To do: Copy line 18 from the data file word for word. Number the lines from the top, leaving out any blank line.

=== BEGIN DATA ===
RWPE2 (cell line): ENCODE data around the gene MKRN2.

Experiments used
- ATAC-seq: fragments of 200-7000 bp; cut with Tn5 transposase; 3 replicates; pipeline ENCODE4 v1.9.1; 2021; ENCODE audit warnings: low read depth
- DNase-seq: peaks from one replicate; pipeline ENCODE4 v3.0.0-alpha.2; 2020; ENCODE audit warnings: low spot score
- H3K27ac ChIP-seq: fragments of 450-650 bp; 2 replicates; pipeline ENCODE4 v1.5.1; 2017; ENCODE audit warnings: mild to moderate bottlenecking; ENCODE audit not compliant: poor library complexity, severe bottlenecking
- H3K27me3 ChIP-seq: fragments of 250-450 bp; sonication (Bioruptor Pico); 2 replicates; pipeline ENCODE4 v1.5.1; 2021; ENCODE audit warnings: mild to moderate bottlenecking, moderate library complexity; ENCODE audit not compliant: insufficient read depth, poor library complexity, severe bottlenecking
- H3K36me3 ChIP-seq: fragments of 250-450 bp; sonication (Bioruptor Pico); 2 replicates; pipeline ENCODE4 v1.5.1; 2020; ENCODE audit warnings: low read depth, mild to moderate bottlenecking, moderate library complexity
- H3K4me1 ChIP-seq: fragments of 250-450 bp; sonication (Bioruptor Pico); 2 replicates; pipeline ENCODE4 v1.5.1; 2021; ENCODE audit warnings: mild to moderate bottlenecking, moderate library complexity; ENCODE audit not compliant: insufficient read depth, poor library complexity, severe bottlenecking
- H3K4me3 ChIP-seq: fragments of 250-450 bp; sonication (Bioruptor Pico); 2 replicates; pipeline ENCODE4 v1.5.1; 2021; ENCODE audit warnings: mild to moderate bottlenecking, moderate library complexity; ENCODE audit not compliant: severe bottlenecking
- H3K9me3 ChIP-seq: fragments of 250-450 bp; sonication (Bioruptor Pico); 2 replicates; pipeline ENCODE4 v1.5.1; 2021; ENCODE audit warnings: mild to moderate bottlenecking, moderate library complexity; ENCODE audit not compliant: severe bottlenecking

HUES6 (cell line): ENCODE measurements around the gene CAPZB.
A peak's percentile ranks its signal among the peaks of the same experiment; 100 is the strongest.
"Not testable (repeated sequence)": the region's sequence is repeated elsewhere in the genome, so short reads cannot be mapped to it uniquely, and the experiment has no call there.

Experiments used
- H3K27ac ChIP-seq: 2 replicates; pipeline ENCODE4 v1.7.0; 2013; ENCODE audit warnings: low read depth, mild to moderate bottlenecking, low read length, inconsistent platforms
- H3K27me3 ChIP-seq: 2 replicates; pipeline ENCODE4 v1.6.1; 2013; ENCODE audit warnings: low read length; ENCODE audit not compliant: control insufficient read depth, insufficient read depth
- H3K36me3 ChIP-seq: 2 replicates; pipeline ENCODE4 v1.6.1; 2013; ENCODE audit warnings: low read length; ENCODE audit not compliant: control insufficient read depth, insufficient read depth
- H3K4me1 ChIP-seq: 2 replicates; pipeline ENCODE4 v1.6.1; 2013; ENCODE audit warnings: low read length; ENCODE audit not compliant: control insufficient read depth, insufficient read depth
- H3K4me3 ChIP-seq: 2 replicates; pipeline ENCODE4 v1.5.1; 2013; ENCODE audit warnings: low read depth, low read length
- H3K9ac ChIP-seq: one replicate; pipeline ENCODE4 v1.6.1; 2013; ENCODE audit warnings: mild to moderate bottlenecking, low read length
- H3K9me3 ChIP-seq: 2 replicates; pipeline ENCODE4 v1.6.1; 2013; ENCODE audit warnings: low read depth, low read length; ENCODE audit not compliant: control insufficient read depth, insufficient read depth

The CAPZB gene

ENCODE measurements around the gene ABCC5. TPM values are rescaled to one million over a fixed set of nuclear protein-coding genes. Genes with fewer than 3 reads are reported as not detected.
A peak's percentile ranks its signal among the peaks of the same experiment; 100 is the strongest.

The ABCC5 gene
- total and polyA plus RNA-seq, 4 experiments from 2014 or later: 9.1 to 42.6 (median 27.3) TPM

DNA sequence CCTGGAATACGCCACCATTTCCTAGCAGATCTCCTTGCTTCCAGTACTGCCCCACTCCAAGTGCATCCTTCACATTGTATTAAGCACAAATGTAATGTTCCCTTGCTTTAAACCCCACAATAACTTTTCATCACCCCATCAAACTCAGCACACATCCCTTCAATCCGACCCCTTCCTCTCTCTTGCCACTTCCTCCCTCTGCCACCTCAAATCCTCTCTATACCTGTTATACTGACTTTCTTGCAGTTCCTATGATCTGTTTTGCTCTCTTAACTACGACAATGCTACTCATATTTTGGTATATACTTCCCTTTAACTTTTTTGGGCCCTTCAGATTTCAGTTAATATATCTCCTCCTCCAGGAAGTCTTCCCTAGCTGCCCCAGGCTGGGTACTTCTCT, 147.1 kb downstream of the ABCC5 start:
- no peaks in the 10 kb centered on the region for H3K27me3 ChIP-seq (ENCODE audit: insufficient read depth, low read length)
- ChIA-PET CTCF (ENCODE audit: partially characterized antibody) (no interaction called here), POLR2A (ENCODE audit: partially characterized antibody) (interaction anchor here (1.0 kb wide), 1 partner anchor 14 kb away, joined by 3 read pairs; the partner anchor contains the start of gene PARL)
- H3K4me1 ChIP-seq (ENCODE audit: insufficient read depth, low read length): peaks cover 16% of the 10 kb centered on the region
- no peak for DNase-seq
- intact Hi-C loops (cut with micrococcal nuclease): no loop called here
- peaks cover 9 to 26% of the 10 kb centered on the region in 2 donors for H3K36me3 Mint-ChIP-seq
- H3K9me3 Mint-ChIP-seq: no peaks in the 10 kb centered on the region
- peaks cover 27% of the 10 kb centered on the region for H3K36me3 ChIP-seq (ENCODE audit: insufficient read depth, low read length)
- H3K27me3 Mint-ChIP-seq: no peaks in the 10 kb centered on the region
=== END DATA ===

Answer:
- H3K4me1 ChIP-seq: 2 replicates; pipeline ENCODE4 v1.6.1; 2013; ENCODE audit warnings: low read length; ENCODE audit not compliant: control insufficient read depth, insufficient read depth